The grains number per cob was recorded to be highly significant among the treatments used in the trial with T₆ (50% RDF + 5 t/ ha each of FYM and PM) was found to produced more number of grains per cob (423 grains/cob), followed by T₃ (5t/ha PM + 50% RDF) was also found to produced 416 grains per cob, whereas T₁ (100% RDF) was found to produced least grains number per cob (341 grains/cob) among the rest of the treatments used in the trial (Table 2). The result of the analysis was in line with the report shown by  who reported that the grains number was found to be significantly increased in treatment with PM along with RDF together, whereas [3,13] were reported that significant increased in grains yield was observed due to combined effect of organic and inorganic fertilizer which are resulted as a result of significant increased in grains number per cob. Furthermore, [7,14,15] were also reported similar results. This was as a result of continuous supply of nutrients to plant in plots under integrated nutrients management over plots with recommended dose of fertilizer alone.
Table 2: Effect of INM on yield parameters of maize and soil properties after harvest.
Mean followed by same letter(s) within a column are not significantly different at 5% level of significance using Duncan Multiple Range Test (DMRT); DAS= Days after Sowing; RDF= recommended dose of fertilizer (NPK); FYM= farm yard manure; PM= poultry manure; T1= 100% RDF; T2= 5t FYM +50% RDF; T3= 5t PM + 50%RDF; T4=5t FYM + 100% RDF; T5= 5t PM + 100% RDF; T6= 5t FYM + 5t PM + 50% RDF; T7= 2.5t FYM + 2.5t PM + 50% RDF; T8= 2.5t FYM + 2.5t PM + 100% RDF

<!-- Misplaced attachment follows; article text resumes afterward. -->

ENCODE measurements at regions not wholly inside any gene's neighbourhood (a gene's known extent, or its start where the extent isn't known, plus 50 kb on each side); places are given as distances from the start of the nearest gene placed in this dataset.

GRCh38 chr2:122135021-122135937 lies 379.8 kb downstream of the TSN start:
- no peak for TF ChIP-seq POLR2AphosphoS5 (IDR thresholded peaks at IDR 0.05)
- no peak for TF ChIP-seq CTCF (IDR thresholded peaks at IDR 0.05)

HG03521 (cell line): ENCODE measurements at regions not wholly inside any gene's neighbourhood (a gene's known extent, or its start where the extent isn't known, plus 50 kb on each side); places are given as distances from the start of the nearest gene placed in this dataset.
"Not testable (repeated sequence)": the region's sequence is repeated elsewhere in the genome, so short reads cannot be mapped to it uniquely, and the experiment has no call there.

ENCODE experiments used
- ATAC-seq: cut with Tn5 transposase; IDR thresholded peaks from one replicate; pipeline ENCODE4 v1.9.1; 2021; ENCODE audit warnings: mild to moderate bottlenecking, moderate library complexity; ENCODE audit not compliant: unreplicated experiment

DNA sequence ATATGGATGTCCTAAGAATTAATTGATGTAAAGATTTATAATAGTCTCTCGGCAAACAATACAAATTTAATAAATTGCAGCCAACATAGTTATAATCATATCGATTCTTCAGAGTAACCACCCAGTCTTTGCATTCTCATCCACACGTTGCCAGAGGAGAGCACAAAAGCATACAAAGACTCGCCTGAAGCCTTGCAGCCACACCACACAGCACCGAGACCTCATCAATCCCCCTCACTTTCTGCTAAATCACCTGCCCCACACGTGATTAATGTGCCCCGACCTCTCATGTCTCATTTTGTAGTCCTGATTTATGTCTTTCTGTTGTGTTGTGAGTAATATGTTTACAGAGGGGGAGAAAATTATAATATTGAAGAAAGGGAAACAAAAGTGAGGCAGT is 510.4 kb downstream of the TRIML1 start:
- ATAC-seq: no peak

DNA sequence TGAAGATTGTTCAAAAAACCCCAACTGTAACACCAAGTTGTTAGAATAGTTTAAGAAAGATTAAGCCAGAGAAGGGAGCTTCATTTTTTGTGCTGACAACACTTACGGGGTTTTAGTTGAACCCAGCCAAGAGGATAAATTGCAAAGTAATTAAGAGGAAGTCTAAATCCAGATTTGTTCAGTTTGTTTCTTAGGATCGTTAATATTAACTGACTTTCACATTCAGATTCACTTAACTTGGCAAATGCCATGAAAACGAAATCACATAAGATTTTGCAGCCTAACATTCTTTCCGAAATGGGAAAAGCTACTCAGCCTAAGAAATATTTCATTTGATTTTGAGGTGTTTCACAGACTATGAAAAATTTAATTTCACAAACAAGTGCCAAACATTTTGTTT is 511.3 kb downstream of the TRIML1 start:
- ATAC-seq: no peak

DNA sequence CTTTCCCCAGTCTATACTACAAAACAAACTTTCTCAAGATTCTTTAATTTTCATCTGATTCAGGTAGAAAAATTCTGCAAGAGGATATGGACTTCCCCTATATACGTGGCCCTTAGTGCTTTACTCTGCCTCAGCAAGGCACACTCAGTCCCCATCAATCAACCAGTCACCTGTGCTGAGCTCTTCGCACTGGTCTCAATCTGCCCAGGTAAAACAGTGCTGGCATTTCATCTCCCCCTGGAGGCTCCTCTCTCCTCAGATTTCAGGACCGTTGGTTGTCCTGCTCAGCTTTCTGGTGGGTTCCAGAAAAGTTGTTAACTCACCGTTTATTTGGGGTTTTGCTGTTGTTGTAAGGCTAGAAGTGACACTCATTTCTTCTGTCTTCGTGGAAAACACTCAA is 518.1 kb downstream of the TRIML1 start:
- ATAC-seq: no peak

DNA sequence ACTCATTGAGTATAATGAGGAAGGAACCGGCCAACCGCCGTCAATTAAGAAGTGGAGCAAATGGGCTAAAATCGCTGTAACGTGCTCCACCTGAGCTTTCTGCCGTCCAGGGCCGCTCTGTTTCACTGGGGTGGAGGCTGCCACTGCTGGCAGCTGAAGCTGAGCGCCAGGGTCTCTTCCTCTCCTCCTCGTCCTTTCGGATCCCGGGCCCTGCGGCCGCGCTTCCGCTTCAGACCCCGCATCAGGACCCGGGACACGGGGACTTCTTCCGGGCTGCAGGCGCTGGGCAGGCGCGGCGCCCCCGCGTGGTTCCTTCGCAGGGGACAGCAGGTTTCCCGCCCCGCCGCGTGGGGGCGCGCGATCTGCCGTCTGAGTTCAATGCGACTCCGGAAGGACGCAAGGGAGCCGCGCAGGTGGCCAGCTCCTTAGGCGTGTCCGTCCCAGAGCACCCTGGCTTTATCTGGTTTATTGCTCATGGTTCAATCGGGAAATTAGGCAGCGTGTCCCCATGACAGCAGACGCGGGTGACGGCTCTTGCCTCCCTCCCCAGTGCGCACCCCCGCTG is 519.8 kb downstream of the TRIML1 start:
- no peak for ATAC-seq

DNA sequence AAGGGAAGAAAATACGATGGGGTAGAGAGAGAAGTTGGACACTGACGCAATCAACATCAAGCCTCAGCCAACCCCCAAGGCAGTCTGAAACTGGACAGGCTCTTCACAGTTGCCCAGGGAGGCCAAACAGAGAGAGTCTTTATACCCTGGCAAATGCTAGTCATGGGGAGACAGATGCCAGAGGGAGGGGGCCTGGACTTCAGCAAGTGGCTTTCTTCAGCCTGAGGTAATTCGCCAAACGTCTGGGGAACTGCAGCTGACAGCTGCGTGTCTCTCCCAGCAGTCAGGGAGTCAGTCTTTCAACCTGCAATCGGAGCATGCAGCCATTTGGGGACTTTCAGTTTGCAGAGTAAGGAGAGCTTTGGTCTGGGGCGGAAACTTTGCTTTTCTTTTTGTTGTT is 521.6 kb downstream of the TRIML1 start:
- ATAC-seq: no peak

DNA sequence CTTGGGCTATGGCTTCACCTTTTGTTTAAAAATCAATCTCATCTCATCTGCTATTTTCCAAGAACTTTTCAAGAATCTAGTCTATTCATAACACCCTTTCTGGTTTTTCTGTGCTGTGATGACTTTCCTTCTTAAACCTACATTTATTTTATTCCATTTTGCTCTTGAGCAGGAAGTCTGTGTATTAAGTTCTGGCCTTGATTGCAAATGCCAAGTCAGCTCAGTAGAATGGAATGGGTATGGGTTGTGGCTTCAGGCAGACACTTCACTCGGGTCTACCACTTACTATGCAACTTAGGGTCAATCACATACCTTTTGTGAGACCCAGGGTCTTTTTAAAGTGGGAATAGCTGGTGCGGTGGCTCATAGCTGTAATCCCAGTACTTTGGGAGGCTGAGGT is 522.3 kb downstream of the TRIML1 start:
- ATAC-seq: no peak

The 100 grains weight or TW revealed that, significant different exist among the treatments effect on TW of hybrid maize crop with T₃ (5 t/ha PM + 50% RDF) recorded to have grains with highest TW (35.9 g/ 100 grains), followed by T₆ (50% RDF + 5 t/ha each of FYM and PM) was recorded to produced the grains with second highest TW (35.3 g/100 grains) whereas, T₁ (100% RDF) was recorded with lowest grains weight (28.3 g/100 grains) compared with the rest of the treatments used in the trial (Table 2). However, the result obtained are same line with the finding reported by [7,16-18] who were reported that application of INM through organic (PM or FYM or vermicompost) and inorganic RDF produced significantly higher grains weight over sole application of 100% RDF.
The cob weight per individual plant revealed that, significant different occurred among the different treatments used in the trial with T₃ (5 t/ha PM + 50% RDF) was recorded with highest total cobs weight per plant (1171.3 g/plant) followed by T₆ (5t/ha each of FYM and PM + 50% RDF) with a total cobs weight per plant of 1059.2 g/plant due to the effect INM on maize crop cobs which are statistically same, whereas T₇ was recorded with lowest total cobs weight per plant (749.5 g/plant) compare with the rest of the treatments (Table 2). This result recorded due to the continuous availability of nutrients throughout the growing period of the plant. The result obtained is in line with what [2,19] who were reported that the effect of INM from different sources resulted with highest economic and biological yield of maize, whereas [9,14,15] were reported that application of 50% RDF along with PM or FYM or goat manure resulted in significant increased in yield parameters than sole application of 100% RDF.